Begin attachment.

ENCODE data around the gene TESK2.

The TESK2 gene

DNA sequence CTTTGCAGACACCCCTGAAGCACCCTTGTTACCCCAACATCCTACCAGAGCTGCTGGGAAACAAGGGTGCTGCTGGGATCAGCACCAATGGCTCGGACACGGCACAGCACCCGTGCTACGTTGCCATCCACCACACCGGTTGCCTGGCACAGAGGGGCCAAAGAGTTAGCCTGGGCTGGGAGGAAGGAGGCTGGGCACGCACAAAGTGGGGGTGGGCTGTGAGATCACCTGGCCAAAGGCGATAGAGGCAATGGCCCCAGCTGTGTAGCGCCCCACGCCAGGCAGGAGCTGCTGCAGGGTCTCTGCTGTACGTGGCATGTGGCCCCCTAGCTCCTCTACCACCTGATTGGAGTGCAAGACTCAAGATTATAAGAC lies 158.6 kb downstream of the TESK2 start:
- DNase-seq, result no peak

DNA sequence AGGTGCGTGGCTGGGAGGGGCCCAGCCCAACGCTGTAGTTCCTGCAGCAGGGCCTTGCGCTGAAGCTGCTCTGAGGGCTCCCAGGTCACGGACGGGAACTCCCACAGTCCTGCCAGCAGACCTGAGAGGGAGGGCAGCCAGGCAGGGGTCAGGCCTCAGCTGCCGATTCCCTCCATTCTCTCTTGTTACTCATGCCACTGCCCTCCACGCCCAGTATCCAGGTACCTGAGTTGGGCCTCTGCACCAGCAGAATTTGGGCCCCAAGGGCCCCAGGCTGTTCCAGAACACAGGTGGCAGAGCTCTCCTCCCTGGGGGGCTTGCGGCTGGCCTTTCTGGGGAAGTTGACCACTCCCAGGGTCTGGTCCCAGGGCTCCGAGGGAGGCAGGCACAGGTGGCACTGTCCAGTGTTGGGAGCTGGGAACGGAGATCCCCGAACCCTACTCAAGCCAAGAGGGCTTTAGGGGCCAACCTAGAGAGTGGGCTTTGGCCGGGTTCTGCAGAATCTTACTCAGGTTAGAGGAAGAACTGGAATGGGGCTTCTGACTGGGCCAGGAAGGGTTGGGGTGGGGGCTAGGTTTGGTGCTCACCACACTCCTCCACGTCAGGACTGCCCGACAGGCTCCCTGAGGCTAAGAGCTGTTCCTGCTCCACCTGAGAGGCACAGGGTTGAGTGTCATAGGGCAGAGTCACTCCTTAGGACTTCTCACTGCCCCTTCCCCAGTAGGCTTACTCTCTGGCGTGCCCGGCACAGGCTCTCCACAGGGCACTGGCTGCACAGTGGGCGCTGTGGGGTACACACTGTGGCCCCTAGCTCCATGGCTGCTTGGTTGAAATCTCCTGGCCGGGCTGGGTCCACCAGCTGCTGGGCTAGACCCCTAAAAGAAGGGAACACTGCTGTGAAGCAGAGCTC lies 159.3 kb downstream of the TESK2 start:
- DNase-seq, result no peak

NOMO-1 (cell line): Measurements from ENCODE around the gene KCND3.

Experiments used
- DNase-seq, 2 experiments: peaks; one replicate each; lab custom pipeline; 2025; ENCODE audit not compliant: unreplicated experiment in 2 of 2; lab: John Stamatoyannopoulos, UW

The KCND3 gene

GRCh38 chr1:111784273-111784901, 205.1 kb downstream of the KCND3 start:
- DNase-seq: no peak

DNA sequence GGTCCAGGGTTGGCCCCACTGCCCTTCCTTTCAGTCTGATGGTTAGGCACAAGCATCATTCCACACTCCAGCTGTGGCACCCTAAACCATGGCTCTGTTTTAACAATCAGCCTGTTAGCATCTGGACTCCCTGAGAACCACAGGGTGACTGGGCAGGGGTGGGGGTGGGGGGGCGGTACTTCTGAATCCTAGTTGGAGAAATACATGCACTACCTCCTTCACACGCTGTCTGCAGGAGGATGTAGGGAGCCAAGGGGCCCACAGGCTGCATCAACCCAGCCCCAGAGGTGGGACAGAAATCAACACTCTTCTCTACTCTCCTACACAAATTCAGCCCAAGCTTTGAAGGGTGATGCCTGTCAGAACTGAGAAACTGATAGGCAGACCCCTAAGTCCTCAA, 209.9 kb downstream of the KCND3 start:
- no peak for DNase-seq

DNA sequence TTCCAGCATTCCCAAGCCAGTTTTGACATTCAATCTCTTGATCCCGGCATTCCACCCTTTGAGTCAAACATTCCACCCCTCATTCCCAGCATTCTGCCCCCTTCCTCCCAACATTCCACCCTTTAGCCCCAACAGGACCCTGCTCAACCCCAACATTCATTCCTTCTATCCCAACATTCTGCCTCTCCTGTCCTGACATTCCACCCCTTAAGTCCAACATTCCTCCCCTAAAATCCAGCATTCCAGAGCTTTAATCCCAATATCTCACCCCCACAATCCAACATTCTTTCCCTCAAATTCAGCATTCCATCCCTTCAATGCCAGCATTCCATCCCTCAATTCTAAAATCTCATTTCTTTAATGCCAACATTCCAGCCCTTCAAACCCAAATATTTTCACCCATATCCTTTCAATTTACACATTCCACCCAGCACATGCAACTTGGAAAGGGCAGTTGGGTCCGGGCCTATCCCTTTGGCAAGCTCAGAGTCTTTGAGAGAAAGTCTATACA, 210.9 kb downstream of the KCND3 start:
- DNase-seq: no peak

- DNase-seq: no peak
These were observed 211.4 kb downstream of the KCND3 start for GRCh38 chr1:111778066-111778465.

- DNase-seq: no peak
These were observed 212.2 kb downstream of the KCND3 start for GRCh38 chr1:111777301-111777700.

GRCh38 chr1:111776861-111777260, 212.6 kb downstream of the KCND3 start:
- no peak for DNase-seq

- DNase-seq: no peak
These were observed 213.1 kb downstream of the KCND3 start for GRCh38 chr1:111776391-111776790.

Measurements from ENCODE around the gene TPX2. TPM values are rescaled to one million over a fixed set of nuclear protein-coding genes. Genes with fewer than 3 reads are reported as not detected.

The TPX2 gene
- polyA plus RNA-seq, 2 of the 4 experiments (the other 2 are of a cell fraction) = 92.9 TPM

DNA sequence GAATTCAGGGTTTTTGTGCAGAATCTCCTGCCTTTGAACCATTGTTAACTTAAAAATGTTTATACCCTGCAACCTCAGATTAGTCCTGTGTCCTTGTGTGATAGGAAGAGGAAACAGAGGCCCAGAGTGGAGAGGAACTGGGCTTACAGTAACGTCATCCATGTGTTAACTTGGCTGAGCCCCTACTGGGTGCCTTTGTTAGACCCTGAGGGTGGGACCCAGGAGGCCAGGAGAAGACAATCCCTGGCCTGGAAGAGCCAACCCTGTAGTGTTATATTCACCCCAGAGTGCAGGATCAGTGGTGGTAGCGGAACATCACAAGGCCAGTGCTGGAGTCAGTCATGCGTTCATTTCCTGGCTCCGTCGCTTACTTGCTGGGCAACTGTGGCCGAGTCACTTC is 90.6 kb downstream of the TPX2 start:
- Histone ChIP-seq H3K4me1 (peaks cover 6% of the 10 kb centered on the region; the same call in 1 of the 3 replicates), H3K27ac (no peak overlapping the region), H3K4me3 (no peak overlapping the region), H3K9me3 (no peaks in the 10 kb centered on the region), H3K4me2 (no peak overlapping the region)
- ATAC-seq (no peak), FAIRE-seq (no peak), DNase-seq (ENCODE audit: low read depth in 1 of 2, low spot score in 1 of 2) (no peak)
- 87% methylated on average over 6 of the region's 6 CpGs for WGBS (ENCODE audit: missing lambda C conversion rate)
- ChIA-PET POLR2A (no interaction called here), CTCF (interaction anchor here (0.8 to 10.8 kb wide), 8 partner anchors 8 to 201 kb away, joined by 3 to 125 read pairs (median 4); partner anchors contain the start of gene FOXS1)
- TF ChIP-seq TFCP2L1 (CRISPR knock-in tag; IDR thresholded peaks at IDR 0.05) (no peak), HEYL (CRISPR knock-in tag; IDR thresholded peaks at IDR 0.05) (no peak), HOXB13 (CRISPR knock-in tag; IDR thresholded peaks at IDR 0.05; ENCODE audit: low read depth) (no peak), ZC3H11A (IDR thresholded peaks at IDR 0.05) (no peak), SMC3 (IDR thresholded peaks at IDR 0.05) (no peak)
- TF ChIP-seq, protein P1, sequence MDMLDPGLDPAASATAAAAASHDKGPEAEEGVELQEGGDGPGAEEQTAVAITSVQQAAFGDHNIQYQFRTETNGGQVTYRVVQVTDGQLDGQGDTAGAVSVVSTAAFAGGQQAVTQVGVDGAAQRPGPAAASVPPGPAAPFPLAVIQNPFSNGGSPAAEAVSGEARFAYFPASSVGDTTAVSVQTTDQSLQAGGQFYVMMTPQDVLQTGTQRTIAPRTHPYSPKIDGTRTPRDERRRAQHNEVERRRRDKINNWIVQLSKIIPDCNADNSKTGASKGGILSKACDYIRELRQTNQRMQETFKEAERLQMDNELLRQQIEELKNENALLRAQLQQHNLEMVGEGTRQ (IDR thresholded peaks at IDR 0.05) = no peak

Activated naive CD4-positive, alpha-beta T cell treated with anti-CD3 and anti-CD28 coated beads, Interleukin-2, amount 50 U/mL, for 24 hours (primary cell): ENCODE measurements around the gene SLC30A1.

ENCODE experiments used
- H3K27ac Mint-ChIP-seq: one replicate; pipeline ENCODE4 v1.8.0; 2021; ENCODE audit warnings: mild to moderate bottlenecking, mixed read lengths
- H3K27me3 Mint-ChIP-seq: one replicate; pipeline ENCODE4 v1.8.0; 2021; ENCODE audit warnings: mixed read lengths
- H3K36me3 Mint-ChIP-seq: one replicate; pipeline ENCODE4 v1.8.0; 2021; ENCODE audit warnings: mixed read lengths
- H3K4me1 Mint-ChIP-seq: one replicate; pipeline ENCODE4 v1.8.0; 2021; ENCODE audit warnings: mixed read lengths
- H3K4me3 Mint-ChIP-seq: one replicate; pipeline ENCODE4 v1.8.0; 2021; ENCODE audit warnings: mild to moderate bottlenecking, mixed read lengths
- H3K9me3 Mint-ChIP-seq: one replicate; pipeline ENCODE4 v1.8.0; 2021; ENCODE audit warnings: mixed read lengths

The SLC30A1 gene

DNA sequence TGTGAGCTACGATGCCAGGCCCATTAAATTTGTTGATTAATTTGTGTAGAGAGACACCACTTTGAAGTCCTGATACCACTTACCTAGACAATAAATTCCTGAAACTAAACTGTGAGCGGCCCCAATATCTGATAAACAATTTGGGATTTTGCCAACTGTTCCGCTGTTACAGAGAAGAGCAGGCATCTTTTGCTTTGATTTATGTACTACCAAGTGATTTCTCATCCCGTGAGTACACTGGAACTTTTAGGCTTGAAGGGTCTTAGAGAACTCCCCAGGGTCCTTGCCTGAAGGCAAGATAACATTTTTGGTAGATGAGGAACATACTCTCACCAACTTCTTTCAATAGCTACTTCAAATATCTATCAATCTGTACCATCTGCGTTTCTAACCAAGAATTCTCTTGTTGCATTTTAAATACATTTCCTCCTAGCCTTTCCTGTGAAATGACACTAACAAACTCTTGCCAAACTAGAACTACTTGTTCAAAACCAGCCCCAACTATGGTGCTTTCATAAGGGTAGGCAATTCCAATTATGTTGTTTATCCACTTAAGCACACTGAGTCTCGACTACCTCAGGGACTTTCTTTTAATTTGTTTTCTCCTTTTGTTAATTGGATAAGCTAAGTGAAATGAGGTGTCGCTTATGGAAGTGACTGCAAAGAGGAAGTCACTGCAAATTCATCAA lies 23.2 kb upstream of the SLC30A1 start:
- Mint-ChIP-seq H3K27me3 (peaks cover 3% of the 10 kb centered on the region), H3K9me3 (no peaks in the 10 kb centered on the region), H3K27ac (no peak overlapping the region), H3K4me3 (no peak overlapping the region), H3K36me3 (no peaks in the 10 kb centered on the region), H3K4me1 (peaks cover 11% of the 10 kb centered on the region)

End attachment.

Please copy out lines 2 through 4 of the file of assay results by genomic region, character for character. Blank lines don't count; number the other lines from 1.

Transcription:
The TESK2 gene

DNA sequence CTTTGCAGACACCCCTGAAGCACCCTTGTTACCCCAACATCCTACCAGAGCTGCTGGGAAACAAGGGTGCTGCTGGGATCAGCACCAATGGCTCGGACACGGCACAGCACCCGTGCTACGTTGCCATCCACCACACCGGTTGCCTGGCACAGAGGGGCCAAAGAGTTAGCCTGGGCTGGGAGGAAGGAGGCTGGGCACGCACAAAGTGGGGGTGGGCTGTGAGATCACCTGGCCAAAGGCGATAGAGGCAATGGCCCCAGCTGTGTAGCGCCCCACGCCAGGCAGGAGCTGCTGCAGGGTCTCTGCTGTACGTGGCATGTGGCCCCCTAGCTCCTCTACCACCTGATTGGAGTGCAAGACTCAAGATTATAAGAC lies 158.6 kb downstream of the TESK2 start:
- DNase-seq, result no peak